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Who Will Pay for Health Reform? Consequences of Redistribution of Funding for Mental Health Care
Richard G. Frank; Howard H. Goldman; Thomas G. McGuire
Psychiatric Services 1994; doi:
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Harvard Medical School, 25 Shattuck Street, Parcel B, First Floor, Boston, Massachusetts 02115

Mental Health Policy Studies Program at the University of Maryland School of Medicine in Baltimore

Boston University

1994 by the American Psychiatric Association

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Abstract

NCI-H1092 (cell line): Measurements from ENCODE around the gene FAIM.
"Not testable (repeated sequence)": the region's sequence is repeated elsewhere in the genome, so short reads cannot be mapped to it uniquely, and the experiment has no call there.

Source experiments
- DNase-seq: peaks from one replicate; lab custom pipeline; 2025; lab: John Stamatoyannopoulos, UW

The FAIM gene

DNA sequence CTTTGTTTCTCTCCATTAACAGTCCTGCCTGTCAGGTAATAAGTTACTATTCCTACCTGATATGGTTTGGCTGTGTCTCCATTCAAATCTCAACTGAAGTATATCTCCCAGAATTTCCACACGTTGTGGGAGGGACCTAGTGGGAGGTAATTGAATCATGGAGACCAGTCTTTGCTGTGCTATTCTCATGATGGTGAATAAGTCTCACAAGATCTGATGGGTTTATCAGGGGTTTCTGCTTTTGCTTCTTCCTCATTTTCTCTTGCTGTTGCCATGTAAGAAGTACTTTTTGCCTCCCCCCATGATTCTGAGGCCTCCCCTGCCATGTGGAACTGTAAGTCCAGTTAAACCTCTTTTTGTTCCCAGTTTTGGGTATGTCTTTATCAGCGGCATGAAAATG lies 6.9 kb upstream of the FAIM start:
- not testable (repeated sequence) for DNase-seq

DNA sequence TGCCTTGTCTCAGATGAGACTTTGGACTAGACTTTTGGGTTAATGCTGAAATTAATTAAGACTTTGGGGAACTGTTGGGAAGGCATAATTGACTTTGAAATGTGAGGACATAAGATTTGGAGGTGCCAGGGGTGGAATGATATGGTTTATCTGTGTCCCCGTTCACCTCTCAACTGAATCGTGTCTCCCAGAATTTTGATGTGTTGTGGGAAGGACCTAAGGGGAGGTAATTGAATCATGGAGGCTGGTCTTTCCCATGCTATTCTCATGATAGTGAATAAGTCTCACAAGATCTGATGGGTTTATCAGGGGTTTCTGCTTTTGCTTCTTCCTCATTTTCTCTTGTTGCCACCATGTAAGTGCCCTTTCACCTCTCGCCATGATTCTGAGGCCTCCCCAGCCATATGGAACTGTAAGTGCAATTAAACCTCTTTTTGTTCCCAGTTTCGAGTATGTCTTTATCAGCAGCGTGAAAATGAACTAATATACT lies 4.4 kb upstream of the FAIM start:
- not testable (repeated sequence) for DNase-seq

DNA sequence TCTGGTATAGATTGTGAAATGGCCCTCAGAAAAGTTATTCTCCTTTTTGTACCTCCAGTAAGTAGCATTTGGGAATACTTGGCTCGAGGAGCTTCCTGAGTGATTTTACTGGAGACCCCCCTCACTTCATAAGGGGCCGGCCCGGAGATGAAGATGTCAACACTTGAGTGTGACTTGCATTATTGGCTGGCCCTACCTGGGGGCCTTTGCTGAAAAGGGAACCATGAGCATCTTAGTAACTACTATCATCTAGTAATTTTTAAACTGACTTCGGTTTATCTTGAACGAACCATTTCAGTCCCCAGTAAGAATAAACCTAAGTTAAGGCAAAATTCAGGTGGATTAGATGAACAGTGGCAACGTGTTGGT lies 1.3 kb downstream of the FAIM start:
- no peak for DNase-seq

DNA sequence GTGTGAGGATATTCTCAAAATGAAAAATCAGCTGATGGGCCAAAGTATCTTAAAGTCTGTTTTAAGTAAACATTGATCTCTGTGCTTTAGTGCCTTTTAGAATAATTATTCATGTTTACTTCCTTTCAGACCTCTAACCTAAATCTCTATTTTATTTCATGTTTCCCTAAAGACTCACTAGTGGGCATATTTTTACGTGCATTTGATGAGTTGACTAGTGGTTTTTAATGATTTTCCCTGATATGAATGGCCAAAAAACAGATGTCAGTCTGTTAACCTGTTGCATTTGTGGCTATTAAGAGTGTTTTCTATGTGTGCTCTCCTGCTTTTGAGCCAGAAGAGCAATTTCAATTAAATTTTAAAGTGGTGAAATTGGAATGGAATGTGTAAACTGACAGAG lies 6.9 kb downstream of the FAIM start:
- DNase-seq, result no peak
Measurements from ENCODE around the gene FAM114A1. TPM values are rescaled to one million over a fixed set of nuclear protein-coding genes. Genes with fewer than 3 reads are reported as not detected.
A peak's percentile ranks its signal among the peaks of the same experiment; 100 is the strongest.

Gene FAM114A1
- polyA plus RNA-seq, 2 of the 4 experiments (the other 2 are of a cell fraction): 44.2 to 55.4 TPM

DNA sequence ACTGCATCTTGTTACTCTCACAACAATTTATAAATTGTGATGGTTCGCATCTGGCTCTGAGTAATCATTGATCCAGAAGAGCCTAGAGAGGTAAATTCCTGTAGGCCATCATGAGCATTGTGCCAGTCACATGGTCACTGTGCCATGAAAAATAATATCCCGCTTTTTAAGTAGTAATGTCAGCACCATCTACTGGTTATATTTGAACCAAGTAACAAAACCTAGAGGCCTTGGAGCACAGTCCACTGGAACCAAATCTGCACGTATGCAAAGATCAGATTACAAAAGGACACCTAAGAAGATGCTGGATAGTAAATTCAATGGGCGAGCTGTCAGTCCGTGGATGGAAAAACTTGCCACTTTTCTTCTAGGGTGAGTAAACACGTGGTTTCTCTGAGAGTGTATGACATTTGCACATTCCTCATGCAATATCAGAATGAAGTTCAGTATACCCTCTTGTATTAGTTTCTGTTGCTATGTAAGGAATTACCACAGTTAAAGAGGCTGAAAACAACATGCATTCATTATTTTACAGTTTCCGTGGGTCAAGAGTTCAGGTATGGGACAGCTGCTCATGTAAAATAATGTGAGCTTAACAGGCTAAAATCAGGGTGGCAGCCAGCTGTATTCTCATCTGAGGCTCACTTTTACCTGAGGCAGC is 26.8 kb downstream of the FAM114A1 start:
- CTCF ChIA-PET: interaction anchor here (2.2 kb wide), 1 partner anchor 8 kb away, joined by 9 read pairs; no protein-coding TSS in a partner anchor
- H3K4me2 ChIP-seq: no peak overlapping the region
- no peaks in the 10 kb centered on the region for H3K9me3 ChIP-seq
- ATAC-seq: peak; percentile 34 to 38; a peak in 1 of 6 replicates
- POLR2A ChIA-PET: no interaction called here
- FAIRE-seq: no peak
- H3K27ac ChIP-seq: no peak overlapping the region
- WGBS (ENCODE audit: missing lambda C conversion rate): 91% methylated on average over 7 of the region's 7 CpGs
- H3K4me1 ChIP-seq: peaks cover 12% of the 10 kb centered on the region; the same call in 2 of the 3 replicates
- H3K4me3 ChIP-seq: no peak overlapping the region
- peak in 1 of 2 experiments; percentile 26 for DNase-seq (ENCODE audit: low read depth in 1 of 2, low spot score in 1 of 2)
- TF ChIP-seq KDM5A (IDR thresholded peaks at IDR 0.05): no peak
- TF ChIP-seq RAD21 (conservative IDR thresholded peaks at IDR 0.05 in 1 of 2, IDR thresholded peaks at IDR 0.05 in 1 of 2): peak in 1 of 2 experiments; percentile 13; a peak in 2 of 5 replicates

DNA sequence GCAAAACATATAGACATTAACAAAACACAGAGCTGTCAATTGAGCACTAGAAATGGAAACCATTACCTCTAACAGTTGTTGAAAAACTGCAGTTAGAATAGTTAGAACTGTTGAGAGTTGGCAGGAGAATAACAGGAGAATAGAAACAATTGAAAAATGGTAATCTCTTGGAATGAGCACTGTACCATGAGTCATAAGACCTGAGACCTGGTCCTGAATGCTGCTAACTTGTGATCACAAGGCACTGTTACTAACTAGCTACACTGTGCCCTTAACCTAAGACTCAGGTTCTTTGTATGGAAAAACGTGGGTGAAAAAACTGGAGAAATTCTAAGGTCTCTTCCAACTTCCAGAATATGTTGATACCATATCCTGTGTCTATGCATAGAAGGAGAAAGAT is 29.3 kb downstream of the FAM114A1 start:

Current health care reform proposals will expand coverage and alter the delivery of mental health services, Much of the debate has focused on the cost of coverage rather than on the question "Who will pay?" This paper analyzes the consequences of redistribution of the financial burden of care. The analysis reveals two concerns. First, current employer-based proposals are some what regressive because premium costs fall disproportionately on lower-income workers, Second, the increase in federal government subsidies may lead to a significant decline in state and local government financing for mental health services. Both of these concerns have been partly addressed in reform proposals, but there are political barriers to more progressive, non-employer-based approaches and to strategies to retain state and local dollars for mental health services. These distributional issues are critical for a mental health system serving the poor and depending so heavily on state and local resources.

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